No, the Red Sox signing Pablo and Hanley is not proof that baseball needs a salary cap

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It’s like friggin’ clockwork. A team signs a big free agent or two and someone argues that baseball is doomed without a salary cap. It’s always baloney — baseball has had greater competitive balance without a salary cap than any of the other three sports which have them — but people have repeated it enough over the years that everyone believes it.

The latest to repeat it is Paul Hoynes of the Cleveland Plain Dealer. What set him off? The Red Sox signing Hanley Ramirez and Pablo Sandoval, claiming that “the wealth of the Boston ownership and the loyalty of Red Sox Nation has allowed it to work the system,” and that it’s a game “where only the uber-rich can compete.” Then he trots out perhaps the most famous and tired pro-salary cap cliche there is, claiming that teams like the Indians “have no realistic chance” at winning the World Series due to payroll discrepancies.

Thoughts:

  • Did Hoynes watch the World Series? The one that ended less than a month ago? The Royals were in it. Really, they were. And the Indians, just a year ago, were in the same position the Royals were in: wild card winners from the AL Central.
  • Does Hoynes know that the Red Sox lost 91 games last year? That’s one fewer loss than the Astros and the Twins had. Yes, Boston is rich and yes, they won the 2013 World Series, but I’m not quite sure how “team that came closer to losing 100 games than it came to finishing at .500 spending money to get better” is some sort of threat to the system that should inspire such pessimistic fatalism. The old argument used to be that rich teams always stayed good and poor teams always sucked and there was no hope for them to get better. Nice that we’re moving the goalposts here.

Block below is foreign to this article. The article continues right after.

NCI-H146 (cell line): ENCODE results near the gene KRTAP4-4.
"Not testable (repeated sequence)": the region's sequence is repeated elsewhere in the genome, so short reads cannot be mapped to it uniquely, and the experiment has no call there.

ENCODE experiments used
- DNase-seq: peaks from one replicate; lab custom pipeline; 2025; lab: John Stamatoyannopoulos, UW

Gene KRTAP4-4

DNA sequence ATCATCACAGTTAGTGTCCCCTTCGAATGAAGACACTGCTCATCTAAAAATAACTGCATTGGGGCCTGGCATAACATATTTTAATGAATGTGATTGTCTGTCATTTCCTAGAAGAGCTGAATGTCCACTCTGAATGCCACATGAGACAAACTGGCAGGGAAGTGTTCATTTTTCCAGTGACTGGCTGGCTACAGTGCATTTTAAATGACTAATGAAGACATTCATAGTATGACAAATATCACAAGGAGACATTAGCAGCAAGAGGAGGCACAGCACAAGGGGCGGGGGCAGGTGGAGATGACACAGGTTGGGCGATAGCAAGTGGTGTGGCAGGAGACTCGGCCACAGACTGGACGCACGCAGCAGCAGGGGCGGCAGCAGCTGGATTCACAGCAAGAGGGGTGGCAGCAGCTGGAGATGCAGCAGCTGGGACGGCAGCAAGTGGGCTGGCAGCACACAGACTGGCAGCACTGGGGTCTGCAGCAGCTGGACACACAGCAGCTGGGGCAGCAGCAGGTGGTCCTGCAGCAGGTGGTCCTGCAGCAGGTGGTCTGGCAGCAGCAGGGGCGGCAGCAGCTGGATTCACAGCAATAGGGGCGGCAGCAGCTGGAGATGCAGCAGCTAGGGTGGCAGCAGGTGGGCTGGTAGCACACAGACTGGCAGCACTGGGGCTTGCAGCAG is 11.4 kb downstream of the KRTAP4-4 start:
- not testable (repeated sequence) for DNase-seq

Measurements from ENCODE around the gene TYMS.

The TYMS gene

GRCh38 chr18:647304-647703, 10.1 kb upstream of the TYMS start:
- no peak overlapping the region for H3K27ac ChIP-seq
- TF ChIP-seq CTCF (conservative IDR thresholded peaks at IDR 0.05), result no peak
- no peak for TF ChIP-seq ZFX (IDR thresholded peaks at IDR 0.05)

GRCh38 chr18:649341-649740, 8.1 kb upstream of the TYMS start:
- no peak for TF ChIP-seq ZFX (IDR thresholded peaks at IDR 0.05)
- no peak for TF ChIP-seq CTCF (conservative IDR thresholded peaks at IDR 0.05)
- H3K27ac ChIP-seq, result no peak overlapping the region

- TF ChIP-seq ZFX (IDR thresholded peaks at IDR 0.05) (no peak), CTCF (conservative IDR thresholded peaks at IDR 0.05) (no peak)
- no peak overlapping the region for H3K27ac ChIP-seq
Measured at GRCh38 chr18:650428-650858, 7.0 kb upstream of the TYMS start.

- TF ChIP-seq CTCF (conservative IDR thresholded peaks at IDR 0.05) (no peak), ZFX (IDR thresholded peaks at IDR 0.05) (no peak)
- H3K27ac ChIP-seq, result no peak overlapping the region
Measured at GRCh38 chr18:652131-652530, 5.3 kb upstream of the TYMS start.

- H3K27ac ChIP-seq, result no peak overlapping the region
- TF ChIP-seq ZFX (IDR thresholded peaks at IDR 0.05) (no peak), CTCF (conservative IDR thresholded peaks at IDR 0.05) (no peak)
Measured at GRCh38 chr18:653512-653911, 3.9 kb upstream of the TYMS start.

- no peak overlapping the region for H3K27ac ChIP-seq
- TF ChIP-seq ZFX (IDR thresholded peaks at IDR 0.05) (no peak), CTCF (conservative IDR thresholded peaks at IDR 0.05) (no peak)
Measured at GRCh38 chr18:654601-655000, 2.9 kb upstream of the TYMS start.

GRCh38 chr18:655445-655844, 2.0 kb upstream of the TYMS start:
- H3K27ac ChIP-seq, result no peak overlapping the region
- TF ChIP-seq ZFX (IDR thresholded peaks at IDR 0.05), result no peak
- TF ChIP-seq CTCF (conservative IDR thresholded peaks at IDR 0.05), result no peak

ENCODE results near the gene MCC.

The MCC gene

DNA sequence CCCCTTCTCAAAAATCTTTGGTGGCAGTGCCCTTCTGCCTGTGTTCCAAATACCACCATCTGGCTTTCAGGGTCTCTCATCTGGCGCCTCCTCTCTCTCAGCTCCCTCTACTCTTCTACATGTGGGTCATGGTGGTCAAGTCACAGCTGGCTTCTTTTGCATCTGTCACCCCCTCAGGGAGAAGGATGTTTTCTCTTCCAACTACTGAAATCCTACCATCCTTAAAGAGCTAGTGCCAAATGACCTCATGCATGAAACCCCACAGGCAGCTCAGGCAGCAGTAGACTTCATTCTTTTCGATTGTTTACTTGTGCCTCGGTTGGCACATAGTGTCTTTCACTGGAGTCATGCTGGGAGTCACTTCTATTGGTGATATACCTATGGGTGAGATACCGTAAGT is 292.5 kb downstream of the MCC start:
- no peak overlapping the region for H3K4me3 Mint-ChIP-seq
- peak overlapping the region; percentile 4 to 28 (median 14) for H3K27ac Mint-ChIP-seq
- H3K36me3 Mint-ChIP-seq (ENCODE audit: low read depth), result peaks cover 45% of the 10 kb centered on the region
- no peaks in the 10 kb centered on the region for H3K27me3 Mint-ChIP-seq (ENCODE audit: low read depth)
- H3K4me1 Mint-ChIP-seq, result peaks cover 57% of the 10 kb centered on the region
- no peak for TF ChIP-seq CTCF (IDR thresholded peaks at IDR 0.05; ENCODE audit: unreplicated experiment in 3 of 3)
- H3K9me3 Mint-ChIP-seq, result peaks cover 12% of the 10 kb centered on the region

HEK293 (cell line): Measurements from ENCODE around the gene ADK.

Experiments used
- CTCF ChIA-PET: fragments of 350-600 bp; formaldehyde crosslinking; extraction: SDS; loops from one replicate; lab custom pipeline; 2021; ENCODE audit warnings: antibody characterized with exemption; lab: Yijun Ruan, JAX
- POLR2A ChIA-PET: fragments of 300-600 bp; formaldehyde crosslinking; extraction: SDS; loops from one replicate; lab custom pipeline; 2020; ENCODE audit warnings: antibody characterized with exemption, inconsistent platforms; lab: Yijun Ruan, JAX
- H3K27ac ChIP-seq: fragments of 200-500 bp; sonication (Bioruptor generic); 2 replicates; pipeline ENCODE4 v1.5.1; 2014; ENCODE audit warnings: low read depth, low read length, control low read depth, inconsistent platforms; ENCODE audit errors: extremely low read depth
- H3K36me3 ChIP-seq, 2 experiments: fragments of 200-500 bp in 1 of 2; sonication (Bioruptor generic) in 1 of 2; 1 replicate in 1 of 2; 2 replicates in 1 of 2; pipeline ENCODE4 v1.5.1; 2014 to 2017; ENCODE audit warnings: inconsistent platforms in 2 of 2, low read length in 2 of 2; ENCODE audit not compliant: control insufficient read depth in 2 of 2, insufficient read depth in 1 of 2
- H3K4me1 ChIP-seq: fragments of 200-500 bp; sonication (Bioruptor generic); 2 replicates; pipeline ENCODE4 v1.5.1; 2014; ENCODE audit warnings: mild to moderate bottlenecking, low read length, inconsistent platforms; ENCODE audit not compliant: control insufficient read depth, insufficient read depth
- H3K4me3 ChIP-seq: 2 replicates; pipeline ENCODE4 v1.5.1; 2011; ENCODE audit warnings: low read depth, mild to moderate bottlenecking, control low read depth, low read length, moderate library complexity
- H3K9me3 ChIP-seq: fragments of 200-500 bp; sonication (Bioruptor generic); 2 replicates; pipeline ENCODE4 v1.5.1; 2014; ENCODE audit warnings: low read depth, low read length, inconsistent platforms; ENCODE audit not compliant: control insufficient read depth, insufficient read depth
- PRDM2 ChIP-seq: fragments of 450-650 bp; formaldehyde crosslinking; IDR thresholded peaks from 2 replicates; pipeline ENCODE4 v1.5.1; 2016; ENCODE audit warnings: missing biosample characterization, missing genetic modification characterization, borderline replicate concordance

• Speaking of goalposts, does Hoynes realize that the Cleveland Browns play in a league with the salary cap? Quick question: how many Indians fans would’ve traded the last decade of their team’s experience for the last decade of the Browns? You don’t have to answer now. I’ll wait.
  • Does Hoynes think the Indians had no chance to sign Ramirez or Sandoval? Well, maybe they didn’t. But does Hoynes know that the Sox signed Ramirez to stumble around left field and that the Indians happen to have Michael Brantley playing left field and that he got a ton of MVP votes this past season? The Indians would’ve lost the bidding for those guys if they entered it, but they didn’t enter it because THEY DON’T WANT OR NEED THOSE GUYS. Meanwhile, the Tribe may have one of the best rotations in baseball next season. One the Red Sox would kill to have.

This isn’t the silliest salary cap rant I’ve ever seen. No, the all time champion there was John Feinstein, who in 2010, without any apparent irony, gave a full-throated “we need a salary cap!” rant because the Yankees traded for Austin Kearns. AUSTIN KEARNS was the bridge too far. Alrighty then.

But it is silly. It ignores the fact that the Red Sox, no matter their promise for 2015 — and their winning is by no means guaranteed next season — lost a lot of baseball games last season. And two years before that. And that the Indians won a lot of games in 2013 and were quite competitive in 2014.

It also ignores the fact that 27 different teams have played in the 48 Super Bowls with 18 of them winning it while 27 different teams have played in the last 48 World Series with 20 different teams winning it. And that this trend holds for more recent years as well. And I won’t even get started on the NBA which has a salary cap and, suffice it to say, is not a bastion of competitive balance.